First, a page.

‘You know what the problem is?’ , wrote one user, ‘The fact that y’all advocate against fat shaming on social media but laugh at the fact that friends fat-shamed Monica over and over again.’
The user points out an example of : ‘When Ross tells Chandler that he wasn’t shallow, just that Monica was ‘that fat”.
Another user highlighted scenes where Monica is teased over her binge-eating, ‘knowing she has a problem’ with her relationship with food.
The user said: ‘I love Friends but the one thing I hate about it is how the characters make fun of fat Monica and tease her with food, like in season three when Ross is selling the girl scout cookies and he knows she had a problem with binging on them.’
It’s Always Sunny in Philadelphia
Pictured, Danny DeVito, Charlie Day, Rob McElhenney, Kaitlin Olson, and Glenn Howerton in It’s Always Sunny in Philadelphia in 2005
Replying to an article about incarcerated women being unable to give sexual consent, one user wrote: ‘I usually don’t reference It’s Always Sunny in Philadelphia in terms of civil rights’
It’s Always Sunny in Philadelphia is an American sitcom that premiered in 2005 and is the longest-running live-action comedy series in American television history.
In season five episode, ‘The Gang Buys a Boat’, womaniser Dennis (Glenn Howerton) is heard explaining his theory about sexual consent, claiming woman aboard a boat would not say no to intercourse ‘because of the implications’.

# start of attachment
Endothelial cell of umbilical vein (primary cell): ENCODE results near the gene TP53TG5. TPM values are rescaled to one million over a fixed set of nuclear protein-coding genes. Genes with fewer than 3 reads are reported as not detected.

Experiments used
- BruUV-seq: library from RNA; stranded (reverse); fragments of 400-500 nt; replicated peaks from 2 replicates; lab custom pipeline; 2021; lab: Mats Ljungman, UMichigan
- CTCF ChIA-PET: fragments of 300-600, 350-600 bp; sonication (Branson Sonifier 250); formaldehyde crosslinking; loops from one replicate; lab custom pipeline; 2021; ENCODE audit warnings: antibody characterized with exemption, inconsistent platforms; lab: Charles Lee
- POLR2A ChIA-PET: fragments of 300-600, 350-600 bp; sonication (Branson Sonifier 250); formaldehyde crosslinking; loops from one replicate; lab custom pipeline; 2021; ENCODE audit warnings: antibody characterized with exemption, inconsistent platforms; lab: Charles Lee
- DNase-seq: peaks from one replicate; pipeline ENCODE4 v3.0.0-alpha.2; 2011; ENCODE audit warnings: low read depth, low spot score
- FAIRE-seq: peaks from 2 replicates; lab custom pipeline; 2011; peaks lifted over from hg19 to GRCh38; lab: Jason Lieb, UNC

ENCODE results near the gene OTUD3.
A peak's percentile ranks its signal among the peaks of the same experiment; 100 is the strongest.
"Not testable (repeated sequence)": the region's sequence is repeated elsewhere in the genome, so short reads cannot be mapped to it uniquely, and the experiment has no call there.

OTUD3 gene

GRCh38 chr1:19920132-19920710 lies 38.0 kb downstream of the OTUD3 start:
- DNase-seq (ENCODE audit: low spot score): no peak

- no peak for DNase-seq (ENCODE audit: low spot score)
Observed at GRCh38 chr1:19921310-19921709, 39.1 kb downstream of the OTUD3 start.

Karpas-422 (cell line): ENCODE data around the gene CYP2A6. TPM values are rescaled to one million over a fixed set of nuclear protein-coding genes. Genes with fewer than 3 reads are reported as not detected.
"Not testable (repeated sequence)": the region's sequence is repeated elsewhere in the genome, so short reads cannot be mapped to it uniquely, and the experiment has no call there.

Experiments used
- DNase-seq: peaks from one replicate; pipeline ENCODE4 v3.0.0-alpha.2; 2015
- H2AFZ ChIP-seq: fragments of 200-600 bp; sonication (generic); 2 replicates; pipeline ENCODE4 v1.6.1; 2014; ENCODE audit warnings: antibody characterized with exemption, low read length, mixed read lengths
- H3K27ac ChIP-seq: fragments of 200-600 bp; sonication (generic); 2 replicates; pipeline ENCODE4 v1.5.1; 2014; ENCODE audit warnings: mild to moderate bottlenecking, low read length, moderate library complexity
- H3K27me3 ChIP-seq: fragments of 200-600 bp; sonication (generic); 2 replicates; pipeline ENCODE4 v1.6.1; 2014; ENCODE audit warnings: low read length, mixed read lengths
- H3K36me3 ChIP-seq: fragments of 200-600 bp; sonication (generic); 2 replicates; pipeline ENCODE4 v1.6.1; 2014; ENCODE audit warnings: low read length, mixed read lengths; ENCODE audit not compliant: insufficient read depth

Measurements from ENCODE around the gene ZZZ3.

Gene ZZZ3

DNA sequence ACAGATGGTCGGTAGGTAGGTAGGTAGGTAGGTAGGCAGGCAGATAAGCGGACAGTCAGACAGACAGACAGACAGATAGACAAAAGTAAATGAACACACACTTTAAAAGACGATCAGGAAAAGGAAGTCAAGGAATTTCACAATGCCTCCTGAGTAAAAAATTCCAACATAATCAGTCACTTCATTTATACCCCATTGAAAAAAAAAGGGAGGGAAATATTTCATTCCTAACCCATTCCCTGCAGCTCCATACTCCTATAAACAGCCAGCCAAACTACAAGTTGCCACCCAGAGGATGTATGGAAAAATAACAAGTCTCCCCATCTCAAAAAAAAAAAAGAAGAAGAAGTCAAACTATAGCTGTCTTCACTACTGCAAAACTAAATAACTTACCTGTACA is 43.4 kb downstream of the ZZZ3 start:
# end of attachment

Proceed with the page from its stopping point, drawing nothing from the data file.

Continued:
Character Mac (Rob McElhenney) gets confused at the dark nature of the subject, as the ‘implication’ sounds an awful lot like rape on the open ocean should the woman refuse.
Replying to an article about incarcerated women being unable to give sexual consent, one user wrote: ‘I usually don’t reference It’s Always Sunny in Philadelphia in terms of civil rights.
‘But a woman ‘consenting’ in this instance reminds me how Dennis Reynolds wanted to bring woman on a boat to have sex with because they’d ‘consent’ due to the implication they’d be killed if not.’
Sex and The City
Pictured, Cynthia Nixon, Kim Cattrall, Kristin Davis and Sarah Jessica Parker on the set of Sex and The City
Sex and The City was broadcast on the HBO network from 1998 until 2004 and revolves around the sex lives of four women living in New York City.
In episode entitled ‘Boy, Girl, Boy, Girl’, Carrie is seen telling her friends, Charlotte Miranda and Samantha, about her latest boyfriend, Sean.
After discovering the man she was dating is bisexual, Carrie (Sarah Jessica Parker) says that it’s ‘weird’ he was so open about his sexuality, and claimed that bisexuality didn’t even exist.
Discussing the revelation over lunch, she says: ‘The weird thing is he was so open about it, you know, “hi, i’m a bisexual” like “Hi i’m from Colorado or something”.’
Viewers took to Twitter to share their anger over the ‘problematic’ show, with one saying that scene in particular had not aged well
Later, she adds: ‘I’m not even sure bisexuality exists, I think it’s just a layover on the way to gaytown. When did this happen? When did the sexes get so confused?’.
Menawhile Miranda (Cynthia Nixon) accuses her date of being ‘greedy and double dipping’ while Charlotte (Kristin Davis) says the man should ‘pick a side and stay there’.
Sharing the clip on Twitter, one user wrote: ‘I already didn’t like Sex and the City, but OOOOF this did not age well.’